Date of Award


Degree Name

Doctor of Philosophy


Counselor Education and Counseling Psychology

First Advisor

Dr. Gary Bischof

Second Advisor

Dr. Mary Z. Anderson

Third Advisor

Dr. Jianping Shen


Mental health professionals work in emotionally demanding environments when they work with clients who have emotional problems and interpersonal conflicts. Self-care and managing family and work responsibilities are concerns of great importance for mental health professionals to maintain quality in their services. This is of special concern for Asian female counselors who play important supportive roles for their families. As a result, Asian female counselorsnot only work with clients but also assume heavy family responsibilities, yet there is a dearth of literature on this specific group (Leong, 2002; Saso, 1999; Lee, 1998).

This qualitative study using grounded theory methods explored the experiences of Taiwanese female counselors who assumed dual responsibilities for theirwork and families. It described their attempts to manage their work and family roles and the results of such attempts. Semi-structured, in-depth interviews were conducted with ten Taiwanese female counselors from various life cycle stages who worked in a variety of professional counseling settings.

The findings of this study described Taiwanese female counselors fulfilling multiple roles at work and in their families while they tried to fulfill their own and others' expectations. Key benefits of managing these multiple roles included a wider range of experiences, development of better time management skills, and increased self-awareness. Challenges identified by the participants of managing multiple roles outweighed the benefits and included work overload, lack ofadequate time, fatigue, trying to play these multiple roles well, and transitioning from one stage of the life cycle to the next. Strategies that the Taiwanese female counselors found helpful were such things as being sensitive to their own needs, resting, engaging in leisure activities, getting together with friends, and finding private space and time for themselves. They identified support they received from various sources, primarily their families and female friends, and also offered recommendations for other female counselors.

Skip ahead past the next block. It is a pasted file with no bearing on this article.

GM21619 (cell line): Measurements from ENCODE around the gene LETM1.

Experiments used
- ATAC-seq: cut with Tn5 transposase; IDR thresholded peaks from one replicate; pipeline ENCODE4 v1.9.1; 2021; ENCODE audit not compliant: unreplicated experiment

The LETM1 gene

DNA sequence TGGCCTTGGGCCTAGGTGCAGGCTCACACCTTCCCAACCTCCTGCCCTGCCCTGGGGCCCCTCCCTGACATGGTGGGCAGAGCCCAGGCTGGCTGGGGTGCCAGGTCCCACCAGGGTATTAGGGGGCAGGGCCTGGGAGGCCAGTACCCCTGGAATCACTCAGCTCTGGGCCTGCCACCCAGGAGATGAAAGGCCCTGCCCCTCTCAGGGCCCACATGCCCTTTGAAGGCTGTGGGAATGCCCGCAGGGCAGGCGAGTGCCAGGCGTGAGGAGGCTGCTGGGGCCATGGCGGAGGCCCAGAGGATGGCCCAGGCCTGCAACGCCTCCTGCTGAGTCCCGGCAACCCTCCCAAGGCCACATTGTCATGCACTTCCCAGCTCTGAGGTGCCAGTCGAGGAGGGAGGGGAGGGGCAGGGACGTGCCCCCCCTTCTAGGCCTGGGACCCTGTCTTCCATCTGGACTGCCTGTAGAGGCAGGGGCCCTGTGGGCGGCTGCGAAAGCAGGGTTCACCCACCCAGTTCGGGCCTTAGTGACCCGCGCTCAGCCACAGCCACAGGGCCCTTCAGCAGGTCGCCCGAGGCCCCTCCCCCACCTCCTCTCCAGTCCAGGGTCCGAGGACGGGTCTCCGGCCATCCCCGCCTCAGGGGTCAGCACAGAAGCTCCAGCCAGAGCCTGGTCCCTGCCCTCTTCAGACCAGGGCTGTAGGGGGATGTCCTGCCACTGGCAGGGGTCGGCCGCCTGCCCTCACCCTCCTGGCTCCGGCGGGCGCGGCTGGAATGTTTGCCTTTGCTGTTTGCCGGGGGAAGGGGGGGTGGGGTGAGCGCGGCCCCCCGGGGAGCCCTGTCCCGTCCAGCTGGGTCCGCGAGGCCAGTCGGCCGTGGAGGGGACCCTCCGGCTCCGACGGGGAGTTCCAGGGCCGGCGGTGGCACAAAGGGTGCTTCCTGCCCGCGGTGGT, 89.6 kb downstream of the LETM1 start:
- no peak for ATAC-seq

The findings were discussed in light of feminist theory, as well as of the social transition Taiwan is undergoing that affects family structure and women'sroles. Recommendations for further research and suggestions for policy changes, particularly for women in the workplace in Taiwan, were also offered.

Access Setting

Dissertation-Open Access